Sisterhood Blog

Why Is a Swimsuit Model Headlining a JTS Event?

By Joanna Samuels

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Headlining a recent community email from the Jewish Theological Seminary was a phrase that was conspicuously out of place: swimsuit model. The email touted the participation of the Conservative movement’s flagship seminary in an event hosted by “Sports Illustrated Swimsuit Model Esti Ginzburg,” and sponsored by Birthright NEXT and the Council of Young Jewish Presidents. Described as “an evening of fashion and passion” the event was billed as “a major opportunity for guests to get a sense of the incredible variety of Jewish engagement opportunities in New York — and to party with hundreds of other professional, active, vibrant, young Jews.”

I am not a development professional, but I will go out on a limb here and say that an institution that trains clergy should probably stay away from events fronted by swimsuit models. People who learn, teach, and advocate for the highest values of our tradition are not going to increase Judaism’s appeal — or their own — through forcing an association with low-brow celebrity culture. The religious leaders who chase after celebrities in the name of kiruv — lo and behold! — often turn out to be using their Torah-for-the-masses public face as a screen for their own narcissism or social climbing. We can all name our favorite examples.

The actual event is unlikely to raise any feminist red flags. The swimsuit model will not be wearing a swimsuit, and the fashion show will showcase three Israeli designers whose clothing will be worn by an equal number of male and female models. (At last, a public event in the Jewish community with gender parity!) At the end of the runway show, attendees will be invited to learn about the work that the various invited organizations do in the community. The organizational representatives will, in turn, hope against hope that some of these fashion-savvy Gen Y-ers will become future affiliates and donors. In this light, the event actually sounds like it could appeal to the three or four 20-somethings whose interests encompass both Israeli fashionand Wissenschaft des Judentums — the scientific study of Judaism and one of the principles on which JTS was founded.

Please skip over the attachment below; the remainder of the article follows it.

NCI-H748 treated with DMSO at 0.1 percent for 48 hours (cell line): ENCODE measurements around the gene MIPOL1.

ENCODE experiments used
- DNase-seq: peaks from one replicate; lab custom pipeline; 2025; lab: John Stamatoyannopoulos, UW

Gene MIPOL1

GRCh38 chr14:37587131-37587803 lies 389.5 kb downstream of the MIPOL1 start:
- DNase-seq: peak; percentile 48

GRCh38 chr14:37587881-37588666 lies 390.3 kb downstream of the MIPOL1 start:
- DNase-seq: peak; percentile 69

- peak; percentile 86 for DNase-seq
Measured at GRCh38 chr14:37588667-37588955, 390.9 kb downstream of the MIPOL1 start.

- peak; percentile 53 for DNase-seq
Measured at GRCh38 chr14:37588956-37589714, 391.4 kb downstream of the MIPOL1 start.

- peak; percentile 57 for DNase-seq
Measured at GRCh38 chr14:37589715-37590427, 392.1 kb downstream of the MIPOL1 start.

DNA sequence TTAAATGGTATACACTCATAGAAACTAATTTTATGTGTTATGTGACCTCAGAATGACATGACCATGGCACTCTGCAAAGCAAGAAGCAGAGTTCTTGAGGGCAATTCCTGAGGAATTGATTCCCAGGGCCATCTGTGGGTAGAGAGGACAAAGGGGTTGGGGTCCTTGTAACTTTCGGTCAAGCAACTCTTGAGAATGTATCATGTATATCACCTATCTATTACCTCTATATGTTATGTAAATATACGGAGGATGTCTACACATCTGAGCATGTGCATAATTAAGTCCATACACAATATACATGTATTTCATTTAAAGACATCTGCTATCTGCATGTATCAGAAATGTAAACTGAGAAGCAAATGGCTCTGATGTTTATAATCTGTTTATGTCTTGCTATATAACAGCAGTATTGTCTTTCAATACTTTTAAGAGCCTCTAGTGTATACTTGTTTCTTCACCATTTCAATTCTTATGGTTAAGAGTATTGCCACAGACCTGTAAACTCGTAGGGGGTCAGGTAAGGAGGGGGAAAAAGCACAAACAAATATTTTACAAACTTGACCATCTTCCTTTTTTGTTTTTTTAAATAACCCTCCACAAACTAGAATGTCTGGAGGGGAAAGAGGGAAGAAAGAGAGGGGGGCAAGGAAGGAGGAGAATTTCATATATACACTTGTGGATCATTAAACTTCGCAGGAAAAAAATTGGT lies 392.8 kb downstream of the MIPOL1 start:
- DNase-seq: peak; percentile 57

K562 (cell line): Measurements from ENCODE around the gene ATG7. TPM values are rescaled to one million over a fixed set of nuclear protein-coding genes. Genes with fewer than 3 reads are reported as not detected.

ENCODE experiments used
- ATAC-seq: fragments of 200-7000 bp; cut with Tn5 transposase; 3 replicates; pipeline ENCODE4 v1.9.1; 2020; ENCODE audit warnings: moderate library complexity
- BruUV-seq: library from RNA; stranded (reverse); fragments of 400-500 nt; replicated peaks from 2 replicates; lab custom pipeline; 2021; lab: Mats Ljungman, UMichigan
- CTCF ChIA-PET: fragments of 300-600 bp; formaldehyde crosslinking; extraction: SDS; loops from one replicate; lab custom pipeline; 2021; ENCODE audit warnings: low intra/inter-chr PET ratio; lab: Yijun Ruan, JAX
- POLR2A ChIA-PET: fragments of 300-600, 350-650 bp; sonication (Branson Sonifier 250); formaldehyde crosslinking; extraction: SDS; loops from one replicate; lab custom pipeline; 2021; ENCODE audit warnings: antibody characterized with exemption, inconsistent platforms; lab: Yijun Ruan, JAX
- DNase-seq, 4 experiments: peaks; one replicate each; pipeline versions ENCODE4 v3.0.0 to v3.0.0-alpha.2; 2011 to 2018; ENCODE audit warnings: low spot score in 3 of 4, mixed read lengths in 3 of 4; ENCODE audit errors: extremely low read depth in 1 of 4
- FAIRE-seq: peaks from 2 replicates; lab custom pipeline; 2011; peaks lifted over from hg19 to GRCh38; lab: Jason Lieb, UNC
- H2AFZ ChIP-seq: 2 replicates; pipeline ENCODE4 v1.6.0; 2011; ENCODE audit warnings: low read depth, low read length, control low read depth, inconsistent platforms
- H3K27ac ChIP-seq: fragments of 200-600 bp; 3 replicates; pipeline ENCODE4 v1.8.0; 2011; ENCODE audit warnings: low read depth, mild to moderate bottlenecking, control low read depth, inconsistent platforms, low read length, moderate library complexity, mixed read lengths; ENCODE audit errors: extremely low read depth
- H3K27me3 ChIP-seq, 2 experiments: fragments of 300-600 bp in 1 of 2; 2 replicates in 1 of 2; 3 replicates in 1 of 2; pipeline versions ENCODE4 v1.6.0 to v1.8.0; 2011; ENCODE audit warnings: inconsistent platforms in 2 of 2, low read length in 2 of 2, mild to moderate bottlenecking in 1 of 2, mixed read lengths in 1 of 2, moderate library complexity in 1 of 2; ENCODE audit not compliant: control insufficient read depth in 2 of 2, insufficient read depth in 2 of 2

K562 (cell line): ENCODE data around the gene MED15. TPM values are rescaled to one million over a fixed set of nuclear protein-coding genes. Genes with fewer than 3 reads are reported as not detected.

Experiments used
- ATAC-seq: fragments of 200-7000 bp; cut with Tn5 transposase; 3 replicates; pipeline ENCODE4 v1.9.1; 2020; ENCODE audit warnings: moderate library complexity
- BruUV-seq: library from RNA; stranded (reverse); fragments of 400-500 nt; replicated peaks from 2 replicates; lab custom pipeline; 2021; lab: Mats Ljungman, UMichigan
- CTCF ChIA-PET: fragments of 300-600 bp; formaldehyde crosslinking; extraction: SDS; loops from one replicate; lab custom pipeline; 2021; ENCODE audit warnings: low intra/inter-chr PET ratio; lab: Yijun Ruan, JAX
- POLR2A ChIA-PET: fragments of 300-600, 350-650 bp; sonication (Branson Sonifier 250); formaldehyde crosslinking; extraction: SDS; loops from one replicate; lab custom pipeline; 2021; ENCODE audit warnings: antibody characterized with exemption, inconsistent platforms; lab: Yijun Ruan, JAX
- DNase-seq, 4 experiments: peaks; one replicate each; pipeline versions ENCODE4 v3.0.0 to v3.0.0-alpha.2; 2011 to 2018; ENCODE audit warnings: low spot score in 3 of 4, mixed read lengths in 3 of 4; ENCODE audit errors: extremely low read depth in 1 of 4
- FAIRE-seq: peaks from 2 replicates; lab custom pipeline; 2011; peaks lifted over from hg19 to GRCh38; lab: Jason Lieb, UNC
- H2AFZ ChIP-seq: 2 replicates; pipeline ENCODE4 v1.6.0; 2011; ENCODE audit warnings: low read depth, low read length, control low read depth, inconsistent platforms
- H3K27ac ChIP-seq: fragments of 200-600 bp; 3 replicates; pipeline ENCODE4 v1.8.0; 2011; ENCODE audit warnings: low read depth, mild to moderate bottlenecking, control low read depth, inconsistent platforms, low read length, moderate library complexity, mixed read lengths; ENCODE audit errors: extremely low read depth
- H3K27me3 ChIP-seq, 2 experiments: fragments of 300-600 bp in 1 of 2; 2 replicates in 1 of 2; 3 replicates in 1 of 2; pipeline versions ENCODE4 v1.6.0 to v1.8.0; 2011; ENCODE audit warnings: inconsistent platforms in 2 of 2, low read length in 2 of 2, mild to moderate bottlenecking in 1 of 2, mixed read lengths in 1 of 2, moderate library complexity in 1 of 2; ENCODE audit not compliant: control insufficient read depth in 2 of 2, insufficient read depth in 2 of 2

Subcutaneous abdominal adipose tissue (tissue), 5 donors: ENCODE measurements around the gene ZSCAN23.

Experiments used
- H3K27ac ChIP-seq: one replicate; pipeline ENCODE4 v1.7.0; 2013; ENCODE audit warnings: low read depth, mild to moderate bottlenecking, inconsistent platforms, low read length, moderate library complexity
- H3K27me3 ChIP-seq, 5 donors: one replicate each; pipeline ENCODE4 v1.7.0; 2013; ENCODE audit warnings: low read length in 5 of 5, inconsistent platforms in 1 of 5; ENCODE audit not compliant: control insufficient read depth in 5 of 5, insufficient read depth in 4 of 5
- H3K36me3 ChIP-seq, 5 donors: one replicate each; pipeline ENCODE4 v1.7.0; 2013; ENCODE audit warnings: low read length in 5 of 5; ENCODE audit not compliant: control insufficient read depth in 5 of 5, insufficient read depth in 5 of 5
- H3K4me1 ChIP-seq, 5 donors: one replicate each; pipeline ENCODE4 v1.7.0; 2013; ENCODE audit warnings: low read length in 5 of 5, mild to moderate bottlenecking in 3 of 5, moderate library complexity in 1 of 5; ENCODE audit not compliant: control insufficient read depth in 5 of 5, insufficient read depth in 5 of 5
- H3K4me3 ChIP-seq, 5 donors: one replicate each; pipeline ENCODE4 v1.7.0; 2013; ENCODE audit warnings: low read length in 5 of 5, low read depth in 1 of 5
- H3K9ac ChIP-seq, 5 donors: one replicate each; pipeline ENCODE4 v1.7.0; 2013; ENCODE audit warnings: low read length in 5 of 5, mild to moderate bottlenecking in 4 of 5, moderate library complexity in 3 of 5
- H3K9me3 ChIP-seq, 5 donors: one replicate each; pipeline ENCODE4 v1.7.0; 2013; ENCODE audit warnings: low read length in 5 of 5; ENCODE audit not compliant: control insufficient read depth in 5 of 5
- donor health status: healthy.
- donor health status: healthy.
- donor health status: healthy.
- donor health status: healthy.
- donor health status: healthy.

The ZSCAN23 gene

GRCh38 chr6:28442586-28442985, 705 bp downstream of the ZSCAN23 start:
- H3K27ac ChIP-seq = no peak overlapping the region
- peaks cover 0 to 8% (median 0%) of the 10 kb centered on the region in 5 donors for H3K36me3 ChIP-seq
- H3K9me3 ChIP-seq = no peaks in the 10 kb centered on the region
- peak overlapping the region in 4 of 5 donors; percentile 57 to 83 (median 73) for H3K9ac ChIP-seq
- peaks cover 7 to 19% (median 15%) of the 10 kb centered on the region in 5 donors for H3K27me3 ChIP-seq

So why sell the event by headlining it with a swimsuit model whose picture in the event’s promotional poster is sexually suggestive? Right! to bring in the Unaffiliated Young People, a group so important that any Jewish value can be transgressed to attract their attention for even a moment! Because what we all wish was better represented in our communities is the type of individual who needs to be enticed with a swimsuit model in order to affiliate.

If this event is indeed successful — if it reaches out to a new group of Jews who are seduced by nothing other than the come-hither pose of Esti Ginzburg, if what it really truly takes to get this prized young demographic of Gen Y males (and the women who love them) in the door is to staff that door with a model — then I think our problems are a lot worse than we thought.

Rabbi Joanna Samuels, a Conservative rabbi, is Director of Strategic Initiatives at Advancing Women Professionals and the Jewish Community.


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Comments
Chaya Wed. Nov 4, 2009

I don't think it is so bad that she is headlining the event. She may model swimsuits but first and foremost she is a Jew, a Jewish woman who happens to model swimsuits for a living. Just because she does this doesn't mean she is any less Jewish or that she doesn't do other things. You are completely defining her by her job. If she wants to get involved in Jewish life and use her celebrity power to attract other Jews to Jewish events than I think that is great. If someone needs a little celebrity or swimsuit model push to get more involved in Jewish life, than fine. Let it be. This seems like a fun, fresh and interesting event! I am glad JTS is having it.

Chaim Wed. Nov 4, 2009

I would tend to agree with the comment by Chaya and further disagree with the writers opinion. SI's Swimsuit Editions are one of the biggest and longest lasting success stories of the media world and many men and women do not hold the same opinion as you, so lets be cautious in calling it "low brow celebrity". If it were only the alumni of JTS being hosted by this event, then I could see some point in your argument. Seeing as this was a “a major opportunity for guests to get a sense of the incredible variety of Jewish engagement opportunities in New York — and to party with hundreds of other professional, active, vibrant, young Jews,” you are way out of line.